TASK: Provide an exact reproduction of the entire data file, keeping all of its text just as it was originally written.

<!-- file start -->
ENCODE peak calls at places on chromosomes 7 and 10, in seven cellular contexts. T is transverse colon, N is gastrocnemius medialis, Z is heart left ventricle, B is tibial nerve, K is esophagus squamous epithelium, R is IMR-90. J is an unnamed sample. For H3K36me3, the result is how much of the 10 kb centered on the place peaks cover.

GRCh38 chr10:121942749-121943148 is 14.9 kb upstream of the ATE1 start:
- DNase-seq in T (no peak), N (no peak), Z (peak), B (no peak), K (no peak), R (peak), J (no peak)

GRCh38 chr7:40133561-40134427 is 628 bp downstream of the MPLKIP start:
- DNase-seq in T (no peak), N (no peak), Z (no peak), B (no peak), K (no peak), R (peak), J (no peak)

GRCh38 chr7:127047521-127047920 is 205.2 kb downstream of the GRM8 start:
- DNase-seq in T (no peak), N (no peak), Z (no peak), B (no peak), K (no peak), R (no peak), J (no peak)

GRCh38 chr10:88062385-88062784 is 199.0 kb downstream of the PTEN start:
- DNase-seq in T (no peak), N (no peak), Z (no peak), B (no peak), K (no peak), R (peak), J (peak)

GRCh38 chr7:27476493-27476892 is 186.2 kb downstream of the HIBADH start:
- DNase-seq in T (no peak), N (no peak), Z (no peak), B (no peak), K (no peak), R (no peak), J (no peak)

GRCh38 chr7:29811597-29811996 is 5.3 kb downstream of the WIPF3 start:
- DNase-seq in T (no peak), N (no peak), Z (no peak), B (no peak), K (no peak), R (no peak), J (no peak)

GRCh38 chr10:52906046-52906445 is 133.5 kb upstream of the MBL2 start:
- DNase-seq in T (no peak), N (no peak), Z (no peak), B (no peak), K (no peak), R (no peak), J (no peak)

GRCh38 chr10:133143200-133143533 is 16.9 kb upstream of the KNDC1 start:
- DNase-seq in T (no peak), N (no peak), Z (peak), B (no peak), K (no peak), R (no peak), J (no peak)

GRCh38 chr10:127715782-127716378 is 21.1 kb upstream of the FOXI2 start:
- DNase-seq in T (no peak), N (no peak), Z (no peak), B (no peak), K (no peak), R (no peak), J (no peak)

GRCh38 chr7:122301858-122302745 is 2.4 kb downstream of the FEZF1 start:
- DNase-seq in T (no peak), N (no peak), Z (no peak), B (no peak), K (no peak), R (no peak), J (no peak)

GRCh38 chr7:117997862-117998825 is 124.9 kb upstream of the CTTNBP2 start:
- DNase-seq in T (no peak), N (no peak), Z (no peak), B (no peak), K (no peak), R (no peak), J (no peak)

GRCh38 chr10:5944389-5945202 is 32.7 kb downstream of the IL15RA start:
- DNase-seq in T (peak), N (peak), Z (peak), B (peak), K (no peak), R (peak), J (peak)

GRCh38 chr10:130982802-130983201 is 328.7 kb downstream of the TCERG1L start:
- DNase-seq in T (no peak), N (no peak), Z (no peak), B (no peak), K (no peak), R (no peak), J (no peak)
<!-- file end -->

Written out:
ENCODE peak calls at places on chromosomes 7 and 10, in seven cellular contexts. T is transverse colon, N is gastrocnemius medialis, Z is heart left ventricle, B is tibial nerve, K is esophagus squamous epithelium, R is IMR-90. J is an unnamed sample. For H3K36me3, the result is how much of the 10 kb centered on the place peaks cover.

GRCh38 chr10:121942749-121943148 is 14.9 kb upstream of the ATE1 start:
- DNase-seq in T (no peak), N (no peak), Z (peak), B (no peak), K (no peak), R (peak), J (no peak)

GRCh38 chr7:40133561-40134427 is 628 bp downstream of the MPLKIP start:
- DNase-seq in T (no peak), N (no peak), Z (no peak), B (no peak), K (no peak), R (peak), J (no peak)

GRCh38 chr7:127047521-127047920 is 205.2 kb downstream of the GRM8 start:
- DNase-seq in T (no peak), N (no peak), Z (no peak), B (no peak), K (no peak), R (no peak), J (no peak)

GRCh38 chr10:88062385-88062784 is 199.0 kb downstream of the PTEN start:
- DNase-seq in T (no peak), N (no peak), Z (no peak), B (no peak), K (no peak), R (peak), J (peak)

GRCh38 chr7:27476493-27476892 is 186.2 kb downstream of the HIBADH start:
- DNase-seq in T (no peak), N (no peak), Z (no peak), B (no peak), K (no peak), R (no peak), J (no peak)

GRCh38 chr7:29811597-29811996 is 5.3 kb downstream of the WIPF3 start:
- DNase-seq in T (no peak), N (no peak), Z (no peak), B (no peak), K (no peak), R (no peak), J (no peak)

GRCh38 chr10:52906046-52906445 is 133.5 kb upstream of the MBL2 start:
- DNase-seq in T (no peak), N (no peak), Z (no peak), B (no peak), K (no peak), R (no peak), J (no peak)

GRCh38 chr10:133143200-133143533 is 16.9 kb upstream of the KNDC1 start:
- DNase-seq in T (no peak), N (no peak), Z (peak), B (no peak), K (no peak), R (no peak), J (no peak)

GRCh38 chr10:127715782-127716378 is 21.1 kb upstream of the FOXI2 start:
- DNase-seq in T (no peak), N (no peak), Z (no peak), B (no peak), K (no peak), R (no peak), J (no peak)

GRCh38 chr7:122301858-122302745 is 2.4 kb downstream of the FEZF1 start:
- DNase-seq in T (no peak), N (no peak), Z (no peak), B (no peak), K (no peak), R (no peak), J (no peak)

GRCh38 chr7:117997862-117998825 is 124.9 kb upstream of the CTTNBP2 start:
- DNase-seq in T (no peak), N (no peak), Z (no peak), B (no peak), K (no peak), R (no peak), J (no peak)

GRCh38 chr10:5944389-5945202 is 32.7 kb downstream of the IL15RA start:
- DNase-seq in T (peak), N (peak), Z (peak), B (peak), K (no peak), R (peak), J (peak)

GRCh38 chr10:130982802-130983201 is 328.7 kb downstream of the TCERG1L start:
- DNase-seq in T (no peak), N (no peak), Z (no peak), B (no peak), K (no peak), R (no peak), J (no peak)